> And yes if God sent them there he is more than able to protect them. An for your information body armor is not adequate protection in a war situation where bombs and grenades fly.

      But it helps. That's why it's mandatory.

      > Mocking Christians and God may make you feel better but can never stop Christianity nor Christians.

      That's why their numbers have been decreasing.

      > Nero tried that before you and the likes of you and even went further than mere mockery but failed to stop Christians and many generations have fought against christian never could stop christianity nor its influence.

      Because comparing me to Nero is a sound and logical argument. Not to mention, comparing Nero's time vs. today.

      > The Bad news for those badmouthing christianity is that it is here to stay and it strive well when persecuted and opposed.

      Then why are the numbers dropping? Why are intelligent people leaving the faith like never before? Why can't churches find priests/reverands/deacons/etc.

      > The greatness of The Lord Jesus Christ was not in his might but in his weekness.

      Yeah, he was so weak and mild. Believe what I say or you'll be tortured forever.

      > Neither was Paul, Peter, John and all the great apostles and prophets made great by their strength. At their weakness they became great and inspired a generation.

      A generation of peasants that were ignorant and prone to accept nonsense.

      > The USA will fail but Christianity will abide forever. Actually the Bible predicted that men shall be mockers and revilers and that's exactly what they are.

      Yes, it predicted mockers so that when people found out it was nonsense, people who believed coudl say "LOOK, IT SAYS IT HERE, ALL HAIL THE LORD." By the way, claiming that people will mock you for believing the nonsense in the bible is as profound as saying people will mock you for drinking your own urine.

      > By observing the level of hatred and lack of reverence when it concerns religion I cannot help but say that something deeply wrong with the USA something is very wrong with you guys.

      Ideas are not meant to be respected. They're meant to be challenged and investigated.

      > Remember that religion is part of the soul of your nation. Your past and the very influence that shaped your great history.

      Remember that Judiasm is part of the soul of Christianity. Your past and the very influence that shaped your history. Do you then say that Jesus was not he son of God?

      Ideas change. Sure Chrsitianity may have given us a foundation, but it's with that foundation that we've grown and realized it's nonsense. Just like how you stop playing with toys as an adult. They helped you as a child, but once you're smart enough to leave them behind, you no longer need them.

      August 31, 2011 at 4:21 pm |
    • David Johnson

      @Lion

      You said: "And yes if God sent them there he is more than able to protect them."

      That's odd... When I google it, I find lots of incidences of Chaplain deaths.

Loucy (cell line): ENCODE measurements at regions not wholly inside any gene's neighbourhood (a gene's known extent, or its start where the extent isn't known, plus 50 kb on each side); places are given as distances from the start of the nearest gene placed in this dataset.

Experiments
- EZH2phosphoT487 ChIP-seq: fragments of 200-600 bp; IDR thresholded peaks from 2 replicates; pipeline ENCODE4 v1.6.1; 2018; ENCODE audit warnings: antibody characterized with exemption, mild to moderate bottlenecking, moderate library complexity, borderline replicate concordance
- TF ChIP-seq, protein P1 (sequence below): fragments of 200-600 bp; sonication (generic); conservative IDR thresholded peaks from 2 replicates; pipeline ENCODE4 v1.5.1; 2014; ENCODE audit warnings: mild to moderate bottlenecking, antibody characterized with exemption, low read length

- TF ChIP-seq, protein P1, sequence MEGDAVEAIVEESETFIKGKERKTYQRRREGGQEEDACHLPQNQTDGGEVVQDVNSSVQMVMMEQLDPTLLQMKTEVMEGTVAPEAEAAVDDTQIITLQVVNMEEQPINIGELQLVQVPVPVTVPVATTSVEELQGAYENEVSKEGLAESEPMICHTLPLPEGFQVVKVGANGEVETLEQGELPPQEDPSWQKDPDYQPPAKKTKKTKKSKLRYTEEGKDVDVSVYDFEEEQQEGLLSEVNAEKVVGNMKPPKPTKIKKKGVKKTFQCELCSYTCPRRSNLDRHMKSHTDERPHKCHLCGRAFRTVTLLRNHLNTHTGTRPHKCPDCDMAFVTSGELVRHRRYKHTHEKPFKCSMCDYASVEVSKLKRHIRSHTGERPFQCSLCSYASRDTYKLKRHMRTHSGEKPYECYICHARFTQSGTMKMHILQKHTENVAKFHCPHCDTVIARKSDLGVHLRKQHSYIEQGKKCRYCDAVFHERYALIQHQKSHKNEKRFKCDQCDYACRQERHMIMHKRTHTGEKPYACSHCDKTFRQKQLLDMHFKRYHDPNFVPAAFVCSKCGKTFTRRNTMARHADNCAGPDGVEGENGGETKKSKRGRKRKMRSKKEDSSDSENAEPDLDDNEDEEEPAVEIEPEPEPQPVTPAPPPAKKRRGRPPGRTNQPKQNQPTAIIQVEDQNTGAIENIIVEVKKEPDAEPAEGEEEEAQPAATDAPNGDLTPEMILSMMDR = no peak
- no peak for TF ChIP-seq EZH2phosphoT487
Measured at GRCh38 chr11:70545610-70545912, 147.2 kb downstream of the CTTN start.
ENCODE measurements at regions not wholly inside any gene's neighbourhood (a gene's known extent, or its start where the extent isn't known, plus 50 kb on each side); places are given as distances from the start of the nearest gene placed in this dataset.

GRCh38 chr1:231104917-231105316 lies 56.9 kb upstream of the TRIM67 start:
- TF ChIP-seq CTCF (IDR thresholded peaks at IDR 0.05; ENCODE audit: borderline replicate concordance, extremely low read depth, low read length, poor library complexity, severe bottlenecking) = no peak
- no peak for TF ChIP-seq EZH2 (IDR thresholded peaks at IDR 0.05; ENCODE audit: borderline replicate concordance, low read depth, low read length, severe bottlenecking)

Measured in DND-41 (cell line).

Does this mean there is no god?

      Cheers!

      August 31, 2011 at 5:19 pm |
    • David Johnson

      @Lion

      There is no real proof that Jesus ever actually existed.

      Christians claim their god is Omnipotent ( all powerful), Omniscient (all knowing) and Omnibenevolent (all good).

      1). If god is Omnibenevolent, He would WANT every human to believe in Him.

      The bible says He does:

      2 Peter 3:9
      9The Lord is not slack concerning his promise, as some men count slackness; but is longsuffering to us-ward, not willing that any should perish, but that all should come to repentance. King James Version (KJV)

      1 Timothy 2:4
      4Who will have all men to be saved, and to come unto the knowledge of the truth. King James Version (KJV)

      2.) If god is Omniscient, then He would KNOW exactly how to convince anyone and everyone that He exists.

      3.) If god is Omnipotent, then He would be ABLE to convince anybody and everybody that He exists.

      Yet, ~ 67% of the world's population are not Christians.

      Therefore, the Christian god is very unlikely to exist.

      Cheers!

      August 31, 2011 at 5:23 pm |
    • David Johnson

      @Bobinator

      You said: " Just like how you stop playing with toys as an adult. They helped you as a child, but once you're smart enough to leave them behind, you no longer need them."

      Good Point! And biblical!

      "When I was a child I spoke as a child I understood as a child I thought as a child; but when I became a man I put away childish things." I Cor. xiii. 11.

      @Lion

      Bobinator owned you dude!

      Cheers!

      August 31, 2011 at 5:30 pm |
    • jonathan

      @ David it says that not many wise are called, not many noble, not many mighty are called to be saved..but God has chosen the weak..that no flesh might glory in his presence. 🙂 I believe the idea is that no one will come saying they achieved on their natural abilities anything of any worth to God mainly salvation... 🙂

      September 1, 2011 at 2:37 pm |
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The CNN Belief Blog covers the faith angles of the day's biggest stories, from breaking news to politics to entertainment, fostering a global conversation about the role of religion and belief in readers' lives. It's edited by CNN's Daniel Burke with contributions from Eric Marrapodi and CNN's worldwide news gathering team.